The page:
In Orlando, as usual, who knows what we'll be writing about a week from now. The important thing is that they've looked good lately, their only two losses in February coming in overtime against winning teams. And for that reason, they too jumped eight spots, now eighth in the rankings.
. . . Blazers, T-Wolves, Cavs down
Minnesota is, too: the Wolves are one of the league's most up-and-down teams because of their inexperience and their relative unfamiliarity -- how long have Ricky Rubio, Nikola Pekovic and Kevin Love been playing together, again?
Portland, though, is an enigma. So much so that the Blazers are on the verge of moving Jamal Crawford to starting point guard. Raymond Felton, of course, hasn't helped, averaging 10.5 points per game on 37.3 percent shooting, including 20 percent from three. But is Crawford really the answer at point guard for a competitive Western Conference team? He was brought in to score and to be a spark off the bench. J. Crossover can handle the ball and he can score, but he hasn't averaged five assists per game since the 2007-08 season. Somebody needs to be able to get LaMarcus Aldridge the ball, and I don't think Crawford is that guy.
Sixers survive, but not unscathed
Philadelphia is now 9-6 in their last 15, a stretch that includes 5-5 against teams with above-.500 records. The Sixers would like to believe they are title contenders, and that they can hang with the Bulls and the Heat in the Eastern Conference. I still don't see it. To beat either of those teams, you need an elite scorer, and Philadelphia lacks that. And Lou Williams isn't that guy: he's shooting just a hair of 40 percent since Jan. 1. That won't cut it.
Liking Lin and the Knicks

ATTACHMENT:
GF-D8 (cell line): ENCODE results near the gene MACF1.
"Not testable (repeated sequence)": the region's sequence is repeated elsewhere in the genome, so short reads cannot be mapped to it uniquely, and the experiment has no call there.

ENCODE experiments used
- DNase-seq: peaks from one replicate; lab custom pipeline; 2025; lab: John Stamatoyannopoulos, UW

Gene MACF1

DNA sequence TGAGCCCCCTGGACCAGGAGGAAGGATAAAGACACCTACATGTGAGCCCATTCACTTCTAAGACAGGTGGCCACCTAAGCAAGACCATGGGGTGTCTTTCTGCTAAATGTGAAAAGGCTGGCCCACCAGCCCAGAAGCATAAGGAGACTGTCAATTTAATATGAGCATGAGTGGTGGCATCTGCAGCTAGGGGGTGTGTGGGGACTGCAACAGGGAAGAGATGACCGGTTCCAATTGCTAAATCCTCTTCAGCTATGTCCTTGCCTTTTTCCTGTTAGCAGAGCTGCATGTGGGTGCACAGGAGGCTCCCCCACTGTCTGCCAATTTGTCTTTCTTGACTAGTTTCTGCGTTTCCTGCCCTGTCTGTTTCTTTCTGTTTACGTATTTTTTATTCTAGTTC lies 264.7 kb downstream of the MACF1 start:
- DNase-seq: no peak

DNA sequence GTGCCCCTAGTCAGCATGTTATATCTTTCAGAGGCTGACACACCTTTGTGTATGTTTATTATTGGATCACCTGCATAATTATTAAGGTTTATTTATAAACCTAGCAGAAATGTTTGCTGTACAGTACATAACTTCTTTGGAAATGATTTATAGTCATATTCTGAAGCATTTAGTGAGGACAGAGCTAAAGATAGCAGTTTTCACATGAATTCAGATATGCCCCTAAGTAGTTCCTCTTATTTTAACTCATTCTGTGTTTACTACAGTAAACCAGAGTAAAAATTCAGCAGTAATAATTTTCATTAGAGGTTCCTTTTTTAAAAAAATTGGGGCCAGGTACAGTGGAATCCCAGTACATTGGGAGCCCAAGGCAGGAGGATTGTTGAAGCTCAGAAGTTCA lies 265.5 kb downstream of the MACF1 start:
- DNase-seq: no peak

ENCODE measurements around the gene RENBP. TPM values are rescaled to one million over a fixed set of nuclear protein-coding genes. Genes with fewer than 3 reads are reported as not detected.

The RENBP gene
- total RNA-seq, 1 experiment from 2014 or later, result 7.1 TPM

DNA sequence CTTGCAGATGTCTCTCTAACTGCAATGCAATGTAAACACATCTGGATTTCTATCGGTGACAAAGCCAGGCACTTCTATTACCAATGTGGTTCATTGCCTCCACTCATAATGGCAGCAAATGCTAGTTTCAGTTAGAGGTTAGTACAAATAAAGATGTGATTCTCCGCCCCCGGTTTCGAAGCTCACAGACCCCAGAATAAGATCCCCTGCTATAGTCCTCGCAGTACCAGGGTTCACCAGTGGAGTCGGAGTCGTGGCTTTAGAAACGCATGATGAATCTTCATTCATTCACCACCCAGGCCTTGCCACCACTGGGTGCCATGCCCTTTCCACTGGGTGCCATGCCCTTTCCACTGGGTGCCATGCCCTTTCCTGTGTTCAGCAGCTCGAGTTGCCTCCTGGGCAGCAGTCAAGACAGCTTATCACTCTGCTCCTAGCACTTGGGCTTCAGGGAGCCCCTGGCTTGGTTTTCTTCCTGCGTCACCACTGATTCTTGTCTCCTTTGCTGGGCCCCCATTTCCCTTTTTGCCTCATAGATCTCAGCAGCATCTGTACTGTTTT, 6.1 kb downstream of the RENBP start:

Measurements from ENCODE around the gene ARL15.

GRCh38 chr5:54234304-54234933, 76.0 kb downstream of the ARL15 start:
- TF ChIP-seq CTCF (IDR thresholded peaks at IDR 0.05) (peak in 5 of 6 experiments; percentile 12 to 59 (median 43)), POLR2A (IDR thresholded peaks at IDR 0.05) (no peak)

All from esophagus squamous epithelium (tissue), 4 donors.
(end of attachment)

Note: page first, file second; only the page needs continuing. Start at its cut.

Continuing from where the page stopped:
Before the season started, I picked the Knicks to fall in the Eastern Conference Finals to the Heat. Well, guess what: I'm not totally backing down . . . with a couple of qualifications.
The way I see it, there are two issues: the Bulls, and the fact that Jeremy Lin, of all people restored my faith. On the former, it looks like Derrick Rose's back problems aren't a minor issue. "Seeing a specialist" is something you never want your star player doing. The Bulls are incompetent on offense without him, so if Rose isn't 100 percent, Chicago could find themselves upset early in the playoffs.
With Lin, he needs to prove that he can handle the grind, and that he can handle Melo. Yes, Mike D'Antoni will definitely need to work to help Lin adjust to playing big minutes, but remember: Lin gets a nice new pick-and-roll toy in Amar'e Stoudemire starting Tuesday. Translation: Lin's job will get easier.
The bigger question mark lies in the success of a marriage between Lin and Carmelo Anthony. Anthony doesn't thrive in the pick-and-roll as Lin does, and we already have a case study (see: Landry Fields) of young players falling flat in Anthony's iso offense. If D'Antoni was looking for a new opportunity to prove his offensive genius, this is it. And if he pulls it off? There's reason to believe the Knicks could be relevant deep in the playoffs.
Just some tidbits from Charlotte's 3-24 start:
- Charlotte hasn't scored 100 points during their 14-game losing streak, and have scored just 90 points twice.
- The Bobcats have lost nine of their 24 games by at least 20 points.
- Gerald Henderson, who touts a career scoring average of 8.2 points per game, is leading Charlotte in scoring (15.0 PPG). And of course, he's injured.
- They are shooting 29.2 percent from three, largely thanks to Corey Maggette (23.5 percent) and Boris Diaw (27.3 percent).
- Charlotte has three more wins than they should have.